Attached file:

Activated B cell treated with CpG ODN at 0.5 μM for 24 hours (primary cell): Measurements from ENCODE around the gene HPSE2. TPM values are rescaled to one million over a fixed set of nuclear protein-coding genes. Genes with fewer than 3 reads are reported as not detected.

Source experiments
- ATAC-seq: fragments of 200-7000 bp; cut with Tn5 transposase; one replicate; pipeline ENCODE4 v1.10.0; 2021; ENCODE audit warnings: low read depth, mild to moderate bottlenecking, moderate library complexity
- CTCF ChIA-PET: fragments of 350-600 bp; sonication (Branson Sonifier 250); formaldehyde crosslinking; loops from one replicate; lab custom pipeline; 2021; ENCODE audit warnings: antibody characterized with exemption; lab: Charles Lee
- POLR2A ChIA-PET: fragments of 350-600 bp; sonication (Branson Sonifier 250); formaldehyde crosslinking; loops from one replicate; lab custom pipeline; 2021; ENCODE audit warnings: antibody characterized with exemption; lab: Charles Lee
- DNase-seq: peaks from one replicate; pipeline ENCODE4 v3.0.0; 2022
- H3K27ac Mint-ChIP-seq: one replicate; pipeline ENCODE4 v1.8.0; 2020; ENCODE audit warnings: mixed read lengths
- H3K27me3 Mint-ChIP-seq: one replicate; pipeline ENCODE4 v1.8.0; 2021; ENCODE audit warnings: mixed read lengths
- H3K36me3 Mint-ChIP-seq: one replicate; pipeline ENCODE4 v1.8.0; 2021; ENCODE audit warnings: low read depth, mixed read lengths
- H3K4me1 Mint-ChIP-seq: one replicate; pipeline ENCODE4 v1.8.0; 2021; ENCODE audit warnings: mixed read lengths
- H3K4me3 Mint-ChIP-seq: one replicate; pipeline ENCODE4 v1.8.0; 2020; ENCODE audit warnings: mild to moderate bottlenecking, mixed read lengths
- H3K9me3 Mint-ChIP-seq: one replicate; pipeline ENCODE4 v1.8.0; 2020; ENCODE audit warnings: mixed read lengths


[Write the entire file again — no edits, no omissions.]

Activated B cell treated with CpG ODN at 0.5 μM for 24 hours (primary cell): Measurements from ENCODE around the gene HPSE2. TPM values are rescaled to one million over a fixed set of nuclear protein-coding genes. Genes with fewer than 3 reads are reported as not detected.

Source experiments
- ATAC-seq: fragments of 200-7000 bp; cut with Tn5 transposase; one replicate; pipeline ENCODE4 v1.10.0; 2021; ENCODE audit warnings: low read depth, mild to moderate bottlenecking, moderate library complexity
- CTCF ChIA-PET: fragments of 350-600 bp; sonication (Branson Sonifier 250); formaldehyde crosslinking; loops from one replicate; lab custom pipeline; 2021; ENCODE audit warnings: antibody characterized with exemption; lab: Charles Lee
- POLR2A ChIA-PET: fragments of 350-600 bp; sonication (Branson Sonifier 250); formaldehyde crosslinking; loops from one replicate; lab custom pipeline; 2021; ENCODE audit warnings: antibody characterized with exemption; lab: Charles Lee
- DNase-seq: peaks from one replicate; pipeline ENCODE4 v3.0.0; 2022
- H3K27ac Mint-ChIP-seq: one replicate; pipeline ENCODE4 v1.8.0; 2020; ENCODE audit warnings: mixed read lengths
- H3K27me3 Mint-ChIP-seq: one replicate; pipeline ENCODE4 v1.8.0; 2021; ENCODE audit warnings: mixed read lengths
- H3K36me3 Mint-ChIP-seq: one replicate; pipeline ENCODE4 v1.8.0; 2021; ENCODE audit warnings: low read depth, mixed read lengths
- H3K4me1 Mint-ChIP-seq: one replicate; pipeline ENCODE4 v1.8.0; 2021; ENCODE audit warnings: mixed read lengths
- H3K4me3 Mint-ChIP-seq: one replicate; pipeline ENCODE4 v1.8.0; 2020; ENCODE audit warnings: mild to moderate bottlenecking, mixed read lengths
- H3K9me3 Mint-ChIP-seq: one replicate; pipeline ENCODE4 v1.8.0; 2020; ENCODE audit warnings: mixed read lengths